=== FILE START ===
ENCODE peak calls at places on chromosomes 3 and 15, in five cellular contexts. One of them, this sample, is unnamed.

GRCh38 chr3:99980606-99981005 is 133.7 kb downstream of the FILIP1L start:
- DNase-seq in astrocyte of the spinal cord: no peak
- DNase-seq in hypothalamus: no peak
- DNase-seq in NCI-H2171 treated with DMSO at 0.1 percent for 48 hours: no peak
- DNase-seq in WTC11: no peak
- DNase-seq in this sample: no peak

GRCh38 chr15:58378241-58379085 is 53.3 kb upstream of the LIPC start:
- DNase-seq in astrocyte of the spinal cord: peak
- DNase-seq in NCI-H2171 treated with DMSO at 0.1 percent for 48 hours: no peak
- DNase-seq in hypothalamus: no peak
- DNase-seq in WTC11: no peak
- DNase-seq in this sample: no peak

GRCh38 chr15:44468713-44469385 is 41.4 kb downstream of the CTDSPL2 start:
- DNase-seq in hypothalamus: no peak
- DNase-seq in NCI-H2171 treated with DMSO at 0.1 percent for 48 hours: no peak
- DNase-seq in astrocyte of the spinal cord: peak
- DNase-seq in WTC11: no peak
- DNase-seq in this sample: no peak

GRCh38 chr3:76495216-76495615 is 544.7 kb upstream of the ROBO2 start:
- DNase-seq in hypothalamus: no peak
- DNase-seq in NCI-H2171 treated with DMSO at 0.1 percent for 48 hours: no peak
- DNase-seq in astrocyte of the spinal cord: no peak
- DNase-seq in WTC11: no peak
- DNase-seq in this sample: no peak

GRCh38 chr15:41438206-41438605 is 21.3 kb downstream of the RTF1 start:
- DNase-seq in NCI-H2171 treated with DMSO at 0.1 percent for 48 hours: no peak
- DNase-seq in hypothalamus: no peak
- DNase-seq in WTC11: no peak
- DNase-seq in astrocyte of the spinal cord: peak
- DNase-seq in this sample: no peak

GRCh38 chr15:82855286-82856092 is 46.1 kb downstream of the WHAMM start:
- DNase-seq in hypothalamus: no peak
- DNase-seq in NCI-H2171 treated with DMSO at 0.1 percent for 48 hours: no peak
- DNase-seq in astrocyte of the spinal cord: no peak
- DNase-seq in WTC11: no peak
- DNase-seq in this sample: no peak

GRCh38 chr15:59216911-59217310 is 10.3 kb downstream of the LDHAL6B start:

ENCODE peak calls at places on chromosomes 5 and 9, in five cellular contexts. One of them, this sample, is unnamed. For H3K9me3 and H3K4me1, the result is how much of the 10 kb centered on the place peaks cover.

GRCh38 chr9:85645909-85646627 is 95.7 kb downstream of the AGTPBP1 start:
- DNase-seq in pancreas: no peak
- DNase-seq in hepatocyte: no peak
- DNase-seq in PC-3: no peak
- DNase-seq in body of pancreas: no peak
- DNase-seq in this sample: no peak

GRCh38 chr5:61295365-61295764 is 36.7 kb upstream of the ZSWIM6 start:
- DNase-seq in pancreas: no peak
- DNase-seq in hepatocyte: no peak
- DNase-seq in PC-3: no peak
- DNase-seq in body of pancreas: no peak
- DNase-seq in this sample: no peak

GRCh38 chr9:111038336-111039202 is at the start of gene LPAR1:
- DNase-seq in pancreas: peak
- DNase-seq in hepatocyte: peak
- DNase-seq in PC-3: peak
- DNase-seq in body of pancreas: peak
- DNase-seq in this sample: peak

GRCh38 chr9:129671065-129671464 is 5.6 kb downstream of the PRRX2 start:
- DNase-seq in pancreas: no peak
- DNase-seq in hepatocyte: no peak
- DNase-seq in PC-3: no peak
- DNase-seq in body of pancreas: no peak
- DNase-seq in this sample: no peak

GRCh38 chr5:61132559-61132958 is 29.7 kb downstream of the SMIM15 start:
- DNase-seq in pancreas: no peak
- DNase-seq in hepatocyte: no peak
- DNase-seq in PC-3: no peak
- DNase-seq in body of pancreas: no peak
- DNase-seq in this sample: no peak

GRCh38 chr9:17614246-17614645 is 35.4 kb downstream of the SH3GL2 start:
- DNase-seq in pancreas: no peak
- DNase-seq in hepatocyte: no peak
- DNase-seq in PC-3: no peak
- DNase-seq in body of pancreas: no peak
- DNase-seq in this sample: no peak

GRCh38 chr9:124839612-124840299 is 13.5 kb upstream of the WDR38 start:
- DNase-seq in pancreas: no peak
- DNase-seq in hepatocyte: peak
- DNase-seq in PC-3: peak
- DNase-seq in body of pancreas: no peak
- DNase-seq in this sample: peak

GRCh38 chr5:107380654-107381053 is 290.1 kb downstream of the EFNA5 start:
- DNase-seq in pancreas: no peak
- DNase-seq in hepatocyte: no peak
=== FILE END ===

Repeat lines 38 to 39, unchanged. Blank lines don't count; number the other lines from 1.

GRCh38 chr15:59216911-59217310 is 10.3 kb downstream of the LDHAL6B start:

ENCODE peak calls at places on chromosomes 5 and 9, in five cellular contexts. One of them, this sample, is unnamed. For H3K9me3 and H3K4me1, the result is how much of the 10 kb centered on the place peaks cover.